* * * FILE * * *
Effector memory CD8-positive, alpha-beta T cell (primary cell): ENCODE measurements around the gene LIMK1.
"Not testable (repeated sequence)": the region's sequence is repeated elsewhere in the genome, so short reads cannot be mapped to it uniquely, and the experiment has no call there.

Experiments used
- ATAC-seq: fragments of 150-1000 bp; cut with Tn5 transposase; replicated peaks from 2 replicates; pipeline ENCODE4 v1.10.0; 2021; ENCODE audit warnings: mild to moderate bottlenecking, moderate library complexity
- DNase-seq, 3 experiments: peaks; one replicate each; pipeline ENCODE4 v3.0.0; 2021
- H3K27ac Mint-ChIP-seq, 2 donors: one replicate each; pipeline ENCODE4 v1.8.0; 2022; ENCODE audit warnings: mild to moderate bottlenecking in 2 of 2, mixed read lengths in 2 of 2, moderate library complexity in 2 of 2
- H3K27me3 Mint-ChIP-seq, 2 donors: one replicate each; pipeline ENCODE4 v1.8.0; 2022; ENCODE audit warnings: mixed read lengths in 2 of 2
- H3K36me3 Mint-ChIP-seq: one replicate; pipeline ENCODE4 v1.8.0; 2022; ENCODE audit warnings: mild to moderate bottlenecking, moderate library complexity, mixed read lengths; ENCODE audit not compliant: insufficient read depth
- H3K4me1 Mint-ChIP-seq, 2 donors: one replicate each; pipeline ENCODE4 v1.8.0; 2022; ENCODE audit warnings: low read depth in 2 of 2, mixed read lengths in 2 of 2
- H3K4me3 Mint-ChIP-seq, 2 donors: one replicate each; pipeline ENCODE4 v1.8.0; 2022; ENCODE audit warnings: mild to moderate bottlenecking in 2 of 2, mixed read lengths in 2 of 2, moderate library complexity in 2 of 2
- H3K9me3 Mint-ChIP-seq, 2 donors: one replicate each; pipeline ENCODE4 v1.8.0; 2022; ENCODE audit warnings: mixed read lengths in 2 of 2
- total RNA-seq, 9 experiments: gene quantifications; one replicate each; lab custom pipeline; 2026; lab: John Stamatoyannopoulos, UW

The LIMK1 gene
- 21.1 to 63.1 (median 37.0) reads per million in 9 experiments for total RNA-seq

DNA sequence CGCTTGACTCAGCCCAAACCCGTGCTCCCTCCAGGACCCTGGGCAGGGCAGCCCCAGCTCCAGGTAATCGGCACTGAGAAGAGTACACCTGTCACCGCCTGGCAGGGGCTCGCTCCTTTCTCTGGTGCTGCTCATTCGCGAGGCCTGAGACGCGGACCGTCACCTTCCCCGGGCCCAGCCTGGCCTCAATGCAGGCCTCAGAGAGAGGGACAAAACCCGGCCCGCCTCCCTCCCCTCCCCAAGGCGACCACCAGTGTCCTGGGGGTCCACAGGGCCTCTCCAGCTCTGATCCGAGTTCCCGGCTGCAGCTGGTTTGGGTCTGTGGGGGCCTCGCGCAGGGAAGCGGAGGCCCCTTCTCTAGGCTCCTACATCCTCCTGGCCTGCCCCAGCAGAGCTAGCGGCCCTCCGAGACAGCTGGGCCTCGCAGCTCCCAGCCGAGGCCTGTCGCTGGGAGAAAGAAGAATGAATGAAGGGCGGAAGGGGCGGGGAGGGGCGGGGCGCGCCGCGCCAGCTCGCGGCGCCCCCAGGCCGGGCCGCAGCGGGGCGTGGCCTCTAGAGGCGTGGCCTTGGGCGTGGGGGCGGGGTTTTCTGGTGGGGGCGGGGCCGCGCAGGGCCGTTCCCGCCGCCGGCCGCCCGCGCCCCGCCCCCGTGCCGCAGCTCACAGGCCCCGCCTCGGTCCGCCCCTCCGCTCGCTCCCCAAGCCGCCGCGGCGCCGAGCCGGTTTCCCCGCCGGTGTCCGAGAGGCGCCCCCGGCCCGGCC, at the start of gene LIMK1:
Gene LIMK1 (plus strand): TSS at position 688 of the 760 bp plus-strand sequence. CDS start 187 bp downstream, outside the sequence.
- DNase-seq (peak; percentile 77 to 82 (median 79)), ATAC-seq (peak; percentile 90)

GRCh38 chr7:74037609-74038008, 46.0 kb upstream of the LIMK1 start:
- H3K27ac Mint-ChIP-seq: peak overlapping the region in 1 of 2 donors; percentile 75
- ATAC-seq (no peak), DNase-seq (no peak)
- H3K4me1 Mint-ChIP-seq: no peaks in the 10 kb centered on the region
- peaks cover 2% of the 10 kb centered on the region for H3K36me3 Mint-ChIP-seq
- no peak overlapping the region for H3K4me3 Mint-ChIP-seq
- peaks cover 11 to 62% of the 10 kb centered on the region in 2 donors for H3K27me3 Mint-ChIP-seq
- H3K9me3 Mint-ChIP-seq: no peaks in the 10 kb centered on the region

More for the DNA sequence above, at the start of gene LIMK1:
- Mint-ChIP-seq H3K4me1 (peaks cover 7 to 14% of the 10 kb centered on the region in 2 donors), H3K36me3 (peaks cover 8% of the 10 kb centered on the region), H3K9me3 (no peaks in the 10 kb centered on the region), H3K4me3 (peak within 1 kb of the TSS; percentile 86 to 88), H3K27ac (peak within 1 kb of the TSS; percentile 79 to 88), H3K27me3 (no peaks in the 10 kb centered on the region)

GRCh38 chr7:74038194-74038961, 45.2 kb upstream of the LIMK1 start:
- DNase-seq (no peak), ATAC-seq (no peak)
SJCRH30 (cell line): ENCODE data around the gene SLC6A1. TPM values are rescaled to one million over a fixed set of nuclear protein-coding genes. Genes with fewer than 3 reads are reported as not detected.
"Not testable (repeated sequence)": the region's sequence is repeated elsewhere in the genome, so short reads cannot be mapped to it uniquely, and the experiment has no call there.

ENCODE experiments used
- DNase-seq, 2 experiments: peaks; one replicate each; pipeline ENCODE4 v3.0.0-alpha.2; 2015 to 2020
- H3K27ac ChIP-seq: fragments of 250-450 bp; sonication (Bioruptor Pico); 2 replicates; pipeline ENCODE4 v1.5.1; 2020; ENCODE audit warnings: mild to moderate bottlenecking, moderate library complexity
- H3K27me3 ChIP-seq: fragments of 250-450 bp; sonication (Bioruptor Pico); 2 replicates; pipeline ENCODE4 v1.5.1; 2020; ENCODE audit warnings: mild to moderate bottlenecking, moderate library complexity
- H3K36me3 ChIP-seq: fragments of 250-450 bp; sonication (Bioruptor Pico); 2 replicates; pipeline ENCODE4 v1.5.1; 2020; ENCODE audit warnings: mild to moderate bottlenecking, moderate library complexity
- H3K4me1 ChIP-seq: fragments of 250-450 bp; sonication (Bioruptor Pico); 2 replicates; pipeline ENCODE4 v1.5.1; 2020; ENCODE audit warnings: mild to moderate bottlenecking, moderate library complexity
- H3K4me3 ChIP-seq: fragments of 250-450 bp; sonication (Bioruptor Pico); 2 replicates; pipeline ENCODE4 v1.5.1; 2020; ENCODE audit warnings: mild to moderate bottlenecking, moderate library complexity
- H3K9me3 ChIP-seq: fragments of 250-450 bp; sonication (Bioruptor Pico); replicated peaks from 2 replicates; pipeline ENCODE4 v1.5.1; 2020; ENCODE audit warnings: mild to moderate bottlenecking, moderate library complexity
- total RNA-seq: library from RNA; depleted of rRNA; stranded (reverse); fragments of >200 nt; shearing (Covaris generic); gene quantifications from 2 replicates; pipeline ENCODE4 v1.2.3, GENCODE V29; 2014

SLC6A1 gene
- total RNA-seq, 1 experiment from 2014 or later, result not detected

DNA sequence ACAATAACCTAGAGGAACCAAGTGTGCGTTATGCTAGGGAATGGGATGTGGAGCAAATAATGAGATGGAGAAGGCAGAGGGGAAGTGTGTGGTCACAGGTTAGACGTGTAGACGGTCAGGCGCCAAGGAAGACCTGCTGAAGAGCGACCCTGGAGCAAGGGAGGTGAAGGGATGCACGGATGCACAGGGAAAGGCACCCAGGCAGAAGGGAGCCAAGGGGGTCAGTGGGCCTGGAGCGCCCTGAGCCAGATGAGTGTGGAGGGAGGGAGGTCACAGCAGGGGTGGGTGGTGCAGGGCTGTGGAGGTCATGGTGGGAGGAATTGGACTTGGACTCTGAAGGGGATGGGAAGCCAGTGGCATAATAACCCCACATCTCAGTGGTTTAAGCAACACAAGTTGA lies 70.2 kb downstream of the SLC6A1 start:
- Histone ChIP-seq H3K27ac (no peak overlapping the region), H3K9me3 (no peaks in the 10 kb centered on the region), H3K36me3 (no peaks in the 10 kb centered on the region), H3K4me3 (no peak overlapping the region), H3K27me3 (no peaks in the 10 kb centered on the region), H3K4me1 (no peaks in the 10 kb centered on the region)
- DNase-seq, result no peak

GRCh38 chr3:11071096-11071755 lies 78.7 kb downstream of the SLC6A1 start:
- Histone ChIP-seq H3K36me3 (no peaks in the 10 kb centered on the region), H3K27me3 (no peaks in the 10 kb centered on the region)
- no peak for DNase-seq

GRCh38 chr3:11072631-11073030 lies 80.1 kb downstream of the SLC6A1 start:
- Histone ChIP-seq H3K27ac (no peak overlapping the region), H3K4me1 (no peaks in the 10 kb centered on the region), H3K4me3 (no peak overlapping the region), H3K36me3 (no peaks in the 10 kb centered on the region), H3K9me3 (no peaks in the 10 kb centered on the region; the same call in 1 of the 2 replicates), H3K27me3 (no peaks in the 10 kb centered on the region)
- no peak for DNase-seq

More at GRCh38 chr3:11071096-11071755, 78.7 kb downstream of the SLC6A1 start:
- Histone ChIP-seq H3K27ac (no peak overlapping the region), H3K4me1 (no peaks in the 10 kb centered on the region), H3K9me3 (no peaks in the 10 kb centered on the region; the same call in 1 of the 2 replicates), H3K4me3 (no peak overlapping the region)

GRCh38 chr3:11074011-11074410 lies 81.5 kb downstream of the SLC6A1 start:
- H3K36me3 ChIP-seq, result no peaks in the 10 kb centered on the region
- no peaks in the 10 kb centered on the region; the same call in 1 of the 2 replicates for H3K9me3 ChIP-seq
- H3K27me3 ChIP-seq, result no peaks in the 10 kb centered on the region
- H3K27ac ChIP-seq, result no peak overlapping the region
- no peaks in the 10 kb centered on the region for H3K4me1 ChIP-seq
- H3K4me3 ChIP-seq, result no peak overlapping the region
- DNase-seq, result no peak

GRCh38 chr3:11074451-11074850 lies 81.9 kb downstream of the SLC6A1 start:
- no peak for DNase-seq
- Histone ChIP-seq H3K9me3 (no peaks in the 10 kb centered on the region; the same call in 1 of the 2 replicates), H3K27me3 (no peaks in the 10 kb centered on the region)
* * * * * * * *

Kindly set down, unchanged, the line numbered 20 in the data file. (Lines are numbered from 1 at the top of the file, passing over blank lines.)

- ATAC-seq (no peak), DNase-seq (no peak)